19 

García A, Ferreirós J, Santamaría M, et al. MR angiographic evaluation of complications in surgically treated type A aortic dissection. Radiographics 2006; 26: 981-992.

20 

Gelsomino S, Frassani R, Da Col P, et al. A longterm experience with the Cabrol root replacement technique for the management of ascending aortic aneurysms and dissections. Ann Thorac Surg 2003; 75: 126-131.

21 

Bowdish ME, Kumar SR, Starnes VA. The Ross procedure: an excellent option in the right hands. Ann Transl Med 2016; 4: 471.

22 

Kouchoukos NT, Masetti P, Nickerson NJ, et al. The Ross procedure: long-term clinical and echocardiographic follow-up. Ann Thorac Surg 2004; 78: 773-781; discussion 773-781.

23 

David TE, Ivanov J, Armstrong S, et al. Aortic valve-sparing operations in patients with aneurysms of the aortic root or ascending aorta. Ann Thorac Surg 2002; 74: S1758-S1761; discussion S1792-S1799.

24 

Sarsam MA, Yacoub M. Remodeling of the aortic valve anulus. J Thorac Cardiovasc Surg 1993; 105: 435-438.

25 

David TE, Feindel CM. An aortic valve-sparing operation for patients with aortic incompetence and aneurysm of the ascending aorta. J Thorac Cardiovasc Surg 1992; 103: 617-621; discussion 622.

26 

Demers P, Miller DC. Simple modification of “T. David-V” valve-sparing aortic root replacement to create graft pseudosinuses. Ann Thorac Surg 2004; 78: 1479-1481.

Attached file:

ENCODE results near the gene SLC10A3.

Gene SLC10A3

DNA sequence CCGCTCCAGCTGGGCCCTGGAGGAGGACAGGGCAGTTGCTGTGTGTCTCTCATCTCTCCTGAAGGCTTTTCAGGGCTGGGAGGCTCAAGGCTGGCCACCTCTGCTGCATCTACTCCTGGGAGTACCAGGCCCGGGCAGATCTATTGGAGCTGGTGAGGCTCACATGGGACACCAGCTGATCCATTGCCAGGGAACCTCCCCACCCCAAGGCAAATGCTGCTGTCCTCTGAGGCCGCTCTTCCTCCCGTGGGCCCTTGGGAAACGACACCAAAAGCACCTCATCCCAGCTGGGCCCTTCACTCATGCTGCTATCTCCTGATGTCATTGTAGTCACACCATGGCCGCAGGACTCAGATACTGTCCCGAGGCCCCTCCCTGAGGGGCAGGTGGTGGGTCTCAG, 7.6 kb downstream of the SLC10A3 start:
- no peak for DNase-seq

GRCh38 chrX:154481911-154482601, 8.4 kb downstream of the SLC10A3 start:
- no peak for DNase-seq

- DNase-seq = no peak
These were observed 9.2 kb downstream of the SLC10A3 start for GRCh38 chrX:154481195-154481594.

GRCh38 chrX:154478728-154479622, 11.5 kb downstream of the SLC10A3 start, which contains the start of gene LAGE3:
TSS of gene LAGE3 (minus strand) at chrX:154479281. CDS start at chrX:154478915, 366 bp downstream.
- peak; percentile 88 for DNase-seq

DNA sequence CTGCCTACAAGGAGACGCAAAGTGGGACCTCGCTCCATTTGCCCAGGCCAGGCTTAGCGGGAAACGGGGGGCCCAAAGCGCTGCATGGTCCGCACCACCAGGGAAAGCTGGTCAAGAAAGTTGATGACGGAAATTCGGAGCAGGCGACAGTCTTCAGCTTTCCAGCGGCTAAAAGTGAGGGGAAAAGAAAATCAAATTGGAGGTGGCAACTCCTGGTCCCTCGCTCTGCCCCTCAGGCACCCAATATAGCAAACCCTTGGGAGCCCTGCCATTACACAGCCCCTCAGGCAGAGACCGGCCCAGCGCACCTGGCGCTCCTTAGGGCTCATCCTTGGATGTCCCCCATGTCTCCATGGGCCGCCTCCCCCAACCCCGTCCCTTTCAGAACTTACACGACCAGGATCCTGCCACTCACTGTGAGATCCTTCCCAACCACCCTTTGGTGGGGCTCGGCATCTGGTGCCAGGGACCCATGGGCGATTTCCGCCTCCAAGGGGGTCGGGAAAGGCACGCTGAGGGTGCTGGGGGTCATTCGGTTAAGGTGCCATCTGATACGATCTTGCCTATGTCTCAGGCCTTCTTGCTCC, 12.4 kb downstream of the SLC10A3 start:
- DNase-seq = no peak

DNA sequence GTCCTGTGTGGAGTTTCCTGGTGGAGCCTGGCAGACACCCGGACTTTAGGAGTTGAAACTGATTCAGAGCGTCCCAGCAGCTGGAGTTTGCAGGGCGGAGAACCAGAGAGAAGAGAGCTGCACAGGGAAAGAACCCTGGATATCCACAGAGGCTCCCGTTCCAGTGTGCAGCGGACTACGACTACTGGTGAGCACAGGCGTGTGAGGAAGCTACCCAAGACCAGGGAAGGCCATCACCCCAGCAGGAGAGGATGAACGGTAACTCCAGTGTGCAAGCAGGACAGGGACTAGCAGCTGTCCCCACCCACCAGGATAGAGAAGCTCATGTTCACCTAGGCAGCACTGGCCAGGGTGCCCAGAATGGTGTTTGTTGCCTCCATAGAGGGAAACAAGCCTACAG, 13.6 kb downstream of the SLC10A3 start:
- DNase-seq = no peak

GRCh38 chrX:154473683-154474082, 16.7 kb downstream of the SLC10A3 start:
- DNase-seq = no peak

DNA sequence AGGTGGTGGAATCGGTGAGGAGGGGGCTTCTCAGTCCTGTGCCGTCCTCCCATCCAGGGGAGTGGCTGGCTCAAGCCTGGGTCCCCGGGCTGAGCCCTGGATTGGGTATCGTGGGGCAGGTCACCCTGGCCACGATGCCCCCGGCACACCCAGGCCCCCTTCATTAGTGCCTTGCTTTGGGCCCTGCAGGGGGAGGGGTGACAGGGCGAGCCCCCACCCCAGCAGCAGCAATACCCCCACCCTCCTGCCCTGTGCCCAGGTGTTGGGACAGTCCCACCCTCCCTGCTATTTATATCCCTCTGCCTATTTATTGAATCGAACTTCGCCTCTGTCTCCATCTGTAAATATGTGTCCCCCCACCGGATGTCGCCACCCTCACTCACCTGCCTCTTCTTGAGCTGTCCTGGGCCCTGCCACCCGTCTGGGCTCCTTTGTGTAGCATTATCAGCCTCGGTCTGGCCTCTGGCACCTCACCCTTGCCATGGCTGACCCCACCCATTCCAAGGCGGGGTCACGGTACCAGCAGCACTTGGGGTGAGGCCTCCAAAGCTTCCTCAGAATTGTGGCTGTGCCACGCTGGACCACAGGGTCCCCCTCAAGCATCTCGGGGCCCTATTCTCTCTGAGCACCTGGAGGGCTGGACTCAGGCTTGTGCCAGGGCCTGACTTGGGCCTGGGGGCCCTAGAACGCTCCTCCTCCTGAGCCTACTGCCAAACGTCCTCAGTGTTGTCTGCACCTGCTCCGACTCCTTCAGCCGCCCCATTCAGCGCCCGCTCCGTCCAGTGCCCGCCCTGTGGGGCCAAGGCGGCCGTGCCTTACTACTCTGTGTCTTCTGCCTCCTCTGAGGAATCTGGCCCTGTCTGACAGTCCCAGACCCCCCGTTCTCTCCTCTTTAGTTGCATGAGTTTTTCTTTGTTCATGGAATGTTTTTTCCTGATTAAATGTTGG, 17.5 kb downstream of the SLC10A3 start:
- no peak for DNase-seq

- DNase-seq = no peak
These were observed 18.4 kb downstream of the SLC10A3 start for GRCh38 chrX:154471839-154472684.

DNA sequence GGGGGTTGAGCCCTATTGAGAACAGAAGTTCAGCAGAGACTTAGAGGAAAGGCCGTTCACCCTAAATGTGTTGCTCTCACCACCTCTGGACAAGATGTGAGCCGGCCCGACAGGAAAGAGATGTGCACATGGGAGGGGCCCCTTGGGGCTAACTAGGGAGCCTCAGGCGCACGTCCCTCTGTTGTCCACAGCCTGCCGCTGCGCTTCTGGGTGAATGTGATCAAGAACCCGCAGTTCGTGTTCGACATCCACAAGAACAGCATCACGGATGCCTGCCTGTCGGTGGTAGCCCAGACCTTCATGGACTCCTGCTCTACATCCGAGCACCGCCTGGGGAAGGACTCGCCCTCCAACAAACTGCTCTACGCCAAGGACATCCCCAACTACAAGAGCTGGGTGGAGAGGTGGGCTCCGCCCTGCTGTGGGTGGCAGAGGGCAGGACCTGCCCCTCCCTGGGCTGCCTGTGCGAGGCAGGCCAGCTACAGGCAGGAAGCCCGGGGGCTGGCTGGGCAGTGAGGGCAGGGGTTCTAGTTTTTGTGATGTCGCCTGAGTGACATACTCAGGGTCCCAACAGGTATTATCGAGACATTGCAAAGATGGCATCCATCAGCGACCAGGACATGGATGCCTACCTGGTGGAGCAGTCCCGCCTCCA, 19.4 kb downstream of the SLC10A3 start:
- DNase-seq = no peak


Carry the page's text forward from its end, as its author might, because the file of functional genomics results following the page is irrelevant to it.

27 

Borst H, Walterbusch G, Schaps D. Extensive aortic replacement using “elephant trunk” prosthesis. Thorac Cardiovasc Surg 1983; 31: 37-40.

28 

LeMaire SA, Carter SA, Coselli JS. The elephant trunk technique for staged repair of complex aneurysms of the entire thoracic aorta. Ann Thorac Surg 2006; 81: 1561-1569; discussion 1569.

29 

De Paulis R, Di Bartolomeo R, Murana G, et al. Frozen versus conventional elephant trunk technique: application in clinical practice. Eur J Cardiothorac Surg 2017; 51 (Suppl 1): i20-i28.

30 

Karck M, Chavan A, Hagl C, et al. The frozen elephant trunk technique: a new treatment for thoracic aortic aneurysms. J Thorac Cardiovasc Surg 2003; 125: 1550-1553.

31 

Ma WG, Zheng J, Sun LZ, et al. Open stented grafts for frozen elephant trunk technique: technical aspects and current outcomes. Aorta (Stamford) 2015; 3: 122-135.

32 

Sun L, Qi R, Zhu J, et al. Total arch replacement combined with stented elephant trunk implantation: a new “standard” therapy for type a dissection involving repair of the aortic arch? Circulation 2011; 123: 971-978.

33 

Johnson PT, Corl FM, Black JH, Fishman EK. The elephant trunk procedure for aortic aneurysm repair: an illustrated guide to surgical technique with CT correlation. AJR Am J Roentgenol 2011; 197: W1052-1059.

Copyright: © Polish Medical Society of Radiology This is an Open Access article distributed under the terms of the Creative Commons Attribution-Noncommercial-No Derivatives 4.0 International (CC BY-NC-ND 4.0). License allowing third parties to download articles and share them with others as long as they credit the authors and the publisher, but without permission to change them in any way or use them commercially.
 
Quick links
© 2021 Termedia Sp. z o.o. All rights reserved.
Developed by Bentus.
PayU - płatności internetowe